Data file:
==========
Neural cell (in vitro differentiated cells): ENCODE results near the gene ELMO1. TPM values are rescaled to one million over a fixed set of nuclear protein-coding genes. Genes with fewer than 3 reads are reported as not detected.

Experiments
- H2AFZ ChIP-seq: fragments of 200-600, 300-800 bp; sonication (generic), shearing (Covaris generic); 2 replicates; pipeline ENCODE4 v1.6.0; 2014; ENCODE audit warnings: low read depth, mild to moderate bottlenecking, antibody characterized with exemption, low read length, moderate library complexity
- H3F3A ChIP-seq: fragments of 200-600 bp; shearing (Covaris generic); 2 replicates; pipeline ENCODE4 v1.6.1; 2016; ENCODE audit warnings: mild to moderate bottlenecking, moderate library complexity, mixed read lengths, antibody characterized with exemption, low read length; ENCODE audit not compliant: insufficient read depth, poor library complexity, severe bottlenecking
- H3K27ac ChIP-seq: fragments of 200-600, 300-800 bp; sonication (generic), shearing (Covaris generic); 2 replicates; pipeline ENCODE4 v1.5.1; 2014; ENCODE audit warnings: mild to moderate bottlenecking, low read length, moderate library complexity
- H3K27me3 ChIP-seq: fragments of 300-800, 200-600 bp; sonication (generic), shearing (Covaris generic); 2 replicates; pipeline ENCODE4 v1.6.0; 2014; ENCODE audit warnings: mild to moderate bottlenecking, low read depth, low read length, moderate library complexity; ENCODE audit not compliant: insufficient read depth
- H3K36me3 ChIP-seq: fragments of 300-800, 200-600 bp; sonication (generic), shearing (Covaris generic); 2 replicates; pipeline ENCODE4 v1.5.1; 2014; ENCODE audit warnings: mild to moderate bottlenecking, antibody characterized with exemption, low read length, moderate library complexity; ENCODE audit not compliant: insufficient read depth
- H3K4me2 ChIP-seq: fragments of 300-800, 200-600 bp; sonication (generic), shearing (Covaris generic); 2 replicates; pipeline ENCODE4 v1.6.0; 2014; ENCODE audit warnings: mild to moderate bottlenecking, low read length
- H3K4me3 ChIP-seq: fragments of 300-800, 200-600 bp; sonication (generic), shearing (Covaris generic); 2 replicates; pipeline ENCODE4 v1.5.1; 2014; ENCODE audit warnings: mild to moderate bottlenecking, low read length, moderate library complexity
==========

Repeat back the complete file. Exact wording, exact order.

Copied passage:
Neural cell (in vitro differentiated cells): ENCODE results near the gene ELMO1. TPM values are rescaled to one million over a fixed set of nuclear protein-coding genes. Genes with fewer than 3 reads are reported as not detected.

Experiments
- H2AFZ ChIP-seq: fragments of 200-600, 300-800 bp; sonication (generic), shearing (Covaris generic); 2 replicates; pipeline ENCODE4 v1.6.0; 2014; ENCODE audit warnings: low read depth, mild to moderate bottlenecking, antibody characterized with exemption, low read length, moderate library complexity
- H3F3A ChIP-seq: fragments of 200-600 bp; shearing (Covaris generic); 2 replicates; pipeline ENCODE4 v1.6.1; 2016; ENCODE audit warnings: mild to moderate bottlenecking, moderate library complexity, mixed read lengths, antibody characterized with exemption, low read length; ENCODE audit not compliant: insufficient read depth, poor library complexity, severe bottlenecking
- H3K27ac ChIP-seq: fragments of 200-600, 300-800 bp; sonication (generic), shearing (Covaris generic); 2 replicates; pipeline ENCODE4 v1.5.1; 2014; ENCODE audit warnings: mild to moderate bottlenecking, low read length, moderate library complexity
- H3K27me3 ChIP-seq: fragments of 300-800, 200-600 bp; sonication (generic), shearing (Covaris generic); 2 replicates; pipeline ENCODE4 v1.6.0; 2014; ENCODE audit warnings: mild to moderate bottlenecking, low read depth, low read length, moderate library complexity; ENCODE audit not compliant: insufficient read depth
- H3K36me3 ChIP-seq: fragments of 300-800, 200-600 bp; sonication (generic), shearing (Covaris generic); 2 replicates; pipeline ENCODE4 v1.5.1; 2014; ENCODE audit warnings: mild to moderate bottlenecking, antibody characterized with exemption, low read length, moderate library complexity; ENCODE audit not compliant: insufficient read depth
- H3K4me2 ChIP-seq: fragments of 300-800, 200-600 bp; sonication (generic), shearing (Covaris generic); 2 replicates; pipeline ENCODE4 v1.6.0; 2014; ENCODE audit warnings: mild to moderate bottlenecking, low read length
- H3K4me3 ChIP-seq: fragments of 300-800, 200-600 bp; sonication (generic), shearing (Covaris generic); 2 replicates; pipeline ENCODE4 v1.5.1; 2014; ENCODE audit warnings: mild to moderate bottlenecking, low read length, moderate library complexity